There was some time towards the end of that stretch of games where I thought that Javier Baez might finally abdicate his throne as the reigning Super Hero of the 2018 Cubs. But, here we are now more than a quarter of the way into the year and he’s still leading. A cold stretch has let things get bunched up near the top, but he continues to lead. Several cornerstone Cubs continue to reside near the bottom of the list. Regardless of how reflective WPA and Heroes and Goats are of actual performance, I still think Anthony Rizzo and Willson Contreras are going to need to move much closer to the top of this list before the Cubs really take off. Alternatively, I recall fondly that in 2016 the Cubs placed five starting pitchers in the top six.
After looking at the year-to-date standings, we’ll also take a look at how run differential is stacking up in the National League where 11 teams are at or above .500 a quarter of the way into the year. We’ll also looking hitting and pitching statistics and where the Cubs are stacking up. Finally, we’ll look at the matchup for tonight’s game.
As a reminder, Heroes and Goats are determined by WPA. The highest WPA will be the Superhero. A superhero is worth +3 points in the cumulative standings. Second place is the Hero and that is worth +2 points and third place is the Sidekick and that is worth +1 points. On the other side of the ledger, last place is the Billy Goat and that’s worth -3 points. Second and third to last are the Goat and the Kid which are worth -2 and -1 points respectively.
Year to Date total (change since last full standings)
* = Player currently in the minors
- Javier Baez 10 (-5)
- Pedro Strop 9 (1)
- Steve Cishek 8 (2)
- Tommy La Stella 8 (2)
- Tyler Chatwood 8 (3)
- Kris Bryant 7 (2)
- Ian Happ 5.5 (6)
- Brandon Morrow 5 (1)
- Kyle Hendricks 4 (-4)
- Kyle Schwarber 6 (0)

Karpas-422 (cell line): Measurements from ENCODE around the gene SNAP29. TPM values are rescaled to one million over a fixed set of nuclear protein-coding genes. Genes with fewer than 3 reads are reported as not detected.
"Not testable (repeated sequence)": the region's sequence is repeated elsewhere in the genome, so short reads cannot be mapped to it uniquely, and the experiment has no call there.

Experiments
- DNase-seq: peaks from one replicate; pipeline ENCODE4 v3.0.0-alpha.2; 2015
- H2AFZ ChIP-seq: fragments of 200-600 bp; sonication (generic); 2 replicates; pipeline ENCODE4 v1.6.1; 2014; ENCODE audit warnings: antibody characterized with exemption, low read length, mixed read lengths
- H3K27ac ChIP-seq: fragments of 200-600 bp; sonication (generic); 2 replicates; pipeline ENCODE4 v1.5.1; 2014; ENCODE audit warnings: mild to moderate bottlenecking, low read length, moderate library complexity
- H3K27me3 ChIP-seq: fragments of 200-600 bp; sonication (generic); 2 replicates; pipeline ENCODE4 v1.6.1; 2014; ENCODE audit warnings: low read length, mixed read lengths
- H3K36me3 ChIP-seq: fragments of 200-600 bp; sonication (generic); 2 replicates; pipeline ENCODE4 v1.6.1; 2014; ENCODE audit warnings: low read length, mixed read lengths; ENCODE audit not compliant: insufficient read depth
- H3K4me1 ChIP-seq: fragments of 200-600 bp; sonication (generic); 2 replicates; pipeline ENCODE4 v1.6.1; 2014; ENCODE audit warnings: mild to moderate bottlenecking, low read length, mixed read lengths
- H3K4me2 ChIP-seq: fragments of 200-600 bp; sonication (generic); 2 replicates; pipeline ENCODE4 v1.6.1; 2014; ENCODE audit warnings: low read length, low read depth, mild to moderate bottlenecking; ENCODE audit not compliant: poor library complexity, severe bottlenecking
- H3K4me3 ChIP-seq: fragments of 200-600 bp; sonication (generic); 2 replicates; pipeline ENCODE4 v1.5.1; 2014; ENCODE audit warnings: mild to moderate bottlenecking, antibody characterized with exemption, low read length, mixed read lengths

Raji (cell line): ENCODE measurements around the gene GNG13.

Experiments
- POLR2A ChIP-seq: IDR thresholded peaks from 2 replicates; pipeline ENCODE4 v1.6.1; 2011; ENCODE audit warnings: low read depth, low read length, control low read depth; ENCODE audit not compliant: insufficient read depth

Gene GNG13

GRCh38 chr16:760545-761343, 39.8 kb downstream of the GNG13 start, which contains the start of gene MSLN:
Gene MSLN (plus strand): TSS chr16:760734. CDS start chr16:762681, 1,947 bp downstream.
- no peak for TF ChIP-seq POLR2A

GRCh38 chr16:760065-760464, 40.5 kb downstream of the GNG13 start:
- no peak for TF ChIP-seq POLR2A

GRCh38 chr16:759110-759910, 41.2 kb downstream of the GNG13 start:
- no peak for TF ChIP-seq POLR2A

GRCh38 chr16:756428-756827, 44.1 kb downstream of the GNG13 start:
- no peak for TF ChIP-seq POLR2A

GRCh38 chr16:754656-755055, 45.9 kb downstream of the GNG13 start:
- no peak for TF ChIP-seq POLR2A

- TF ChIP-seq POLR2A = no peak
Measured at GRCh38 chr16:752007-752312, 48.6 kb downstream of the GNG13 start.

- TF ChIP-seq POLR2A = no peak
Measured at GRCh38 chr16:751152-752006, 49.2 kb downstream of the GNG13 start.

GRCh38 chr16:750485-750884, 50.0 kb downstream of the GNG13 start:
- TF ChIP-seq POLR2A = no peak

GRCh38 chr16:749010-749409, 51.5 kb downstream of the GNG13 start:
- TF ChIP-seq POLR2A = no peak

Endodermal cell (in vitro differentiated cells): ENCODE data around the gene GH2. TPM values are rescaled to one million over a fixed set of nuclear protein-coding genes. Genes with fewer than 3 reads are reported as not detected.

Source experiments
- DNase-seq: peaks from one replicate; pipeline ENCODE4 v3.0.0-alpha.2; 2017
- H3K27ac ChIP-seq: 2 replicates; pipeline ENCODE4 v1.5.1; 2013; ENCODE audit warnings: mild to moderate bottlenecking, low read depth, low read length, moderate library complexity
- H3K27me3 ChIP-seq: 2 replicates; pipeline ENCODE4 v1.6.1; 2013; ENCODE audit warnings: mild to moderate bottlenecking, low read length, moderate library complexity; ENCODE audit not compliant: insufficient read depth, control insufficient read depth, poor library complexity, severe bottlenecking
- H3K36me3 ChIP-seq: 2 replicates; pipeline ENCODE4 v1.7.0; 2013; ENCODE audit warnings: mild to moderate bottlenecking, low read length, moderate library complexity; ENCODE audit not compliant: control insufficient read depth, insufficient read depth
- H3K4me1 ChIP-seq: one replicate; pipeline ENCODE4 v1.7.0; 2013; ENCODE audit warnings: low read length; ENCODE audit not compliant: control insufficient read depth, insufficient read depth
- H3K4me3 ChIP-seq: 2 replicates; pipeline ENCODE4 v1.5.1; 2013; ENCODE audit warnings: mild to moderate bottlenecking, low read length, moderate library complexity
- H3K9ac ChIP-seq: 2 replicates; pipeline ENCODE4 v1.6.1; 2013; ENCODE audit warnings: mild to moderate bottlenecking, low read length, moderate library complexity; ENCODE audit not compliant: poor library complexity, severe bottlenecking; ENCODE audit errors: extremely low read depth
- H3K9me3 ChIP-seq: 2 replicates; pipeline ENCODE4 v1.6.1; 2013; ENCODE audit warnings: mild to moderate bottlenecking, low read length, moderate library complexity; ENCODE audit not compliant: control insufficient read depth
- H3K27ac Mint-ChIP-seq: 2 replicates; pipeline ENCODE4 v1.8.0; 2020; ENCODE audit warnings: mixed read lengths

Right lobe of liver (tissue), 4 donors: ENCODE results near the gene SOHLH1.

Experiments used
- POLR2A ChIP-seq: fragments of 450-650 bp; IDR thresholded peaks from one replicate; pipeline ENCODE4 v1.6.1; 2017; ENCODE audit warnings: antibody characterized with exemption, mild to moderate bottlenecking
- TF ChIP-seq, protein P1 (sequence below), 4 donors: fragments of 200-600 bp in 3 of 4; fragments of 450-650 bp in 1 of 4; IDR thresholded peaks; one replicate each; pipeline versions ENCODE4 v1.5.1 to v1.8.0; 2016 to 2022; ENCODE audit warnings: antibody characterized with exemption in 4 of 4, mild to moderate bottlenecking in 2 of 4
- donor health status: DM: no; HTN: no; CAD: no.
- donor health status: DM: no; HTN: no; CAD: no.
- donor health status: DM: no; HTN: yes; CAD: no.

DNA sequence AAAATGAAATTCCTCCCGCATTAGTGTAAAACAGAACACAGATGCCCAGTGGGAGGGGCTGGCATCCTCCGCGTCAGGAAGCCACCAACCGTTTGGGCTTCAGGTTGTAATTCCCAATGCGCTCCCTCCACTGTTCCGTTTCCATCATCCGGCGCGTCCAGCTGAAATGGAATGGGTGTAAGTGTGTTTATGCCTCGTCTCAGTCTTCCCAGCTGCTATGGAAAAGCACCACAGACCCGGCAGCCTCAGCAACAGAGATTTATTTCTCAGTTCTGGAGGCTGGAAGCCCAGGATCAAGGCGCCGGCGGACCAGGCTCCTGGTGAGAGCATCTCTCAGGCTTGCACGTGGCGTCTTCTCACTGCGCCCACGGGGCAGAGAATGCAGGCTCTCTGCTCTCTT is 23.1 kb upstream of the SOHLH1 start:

- Brian Duensing 4 (-1)
- Ben Zobrist 3 (2)
- *Efren Navarro 2 (-)
- Jon Lester 2 (5)
- Jose Quintana 0 (0)
- *David Bote 0 (0)
- *Cory Mazzoni -1 (-)
- Mike Montgomery -2 (-3)
- Justin Wilson -3 (-3)
- *Luke Farrell -3 (-)
- Eddie Butler -3 (-)
- Jen-Ho Tseng -3 (-)
- Victor Caratini -4 (-2)
- Albert Almora Jr. -4 (0)
- Carl Edwards Jr. -5 (-7)
- Yu Darvish -6 (3)
- Anthony Rizzo -8.5 (3)
- Jason Heyward -11 (-5)
- Addison Russell -14 (3)
- Willson Contreras -15 (-3)
Ian Happ had the biggest move in the positive direction with a +6 stretch. His last four appearances have all been on the positive side of the ledger and two of them were Super Hero spots. Jon Lester was just a notch behind him at +5 over two starts. On the negative side, Carl Edwards had a brutal stretch of games with three straight rough outings in there. He had the dubious distinction of Billy Goat appearances in back to back games. Jason Heyward came off of the DL and two negative appearances totaling -5 in Cubs blow outs dropped him into the bottom three. Kyle Hendricks with two negative starts registered a -4.
For the season, Javier Baez remains the only Cub to reach the +10 mark and he spent two days below that this past week. With five other players within one big game away from that mark, I predict when I next look at the standings we’ll have other people in that group. On the negative side of the ledger, Willson Contreras has fallen into last place. I also predict that will change before we look at this again. There are three people in the -10 group as this list has become more than a little bottom heavy. But Anthony Rizzo escaped the group and Yu Darvish moved off of the doorstep, so maybe the list will pivot some. We’ll next look at the standings after the day off on June 4.
National League Standings and Run Differential: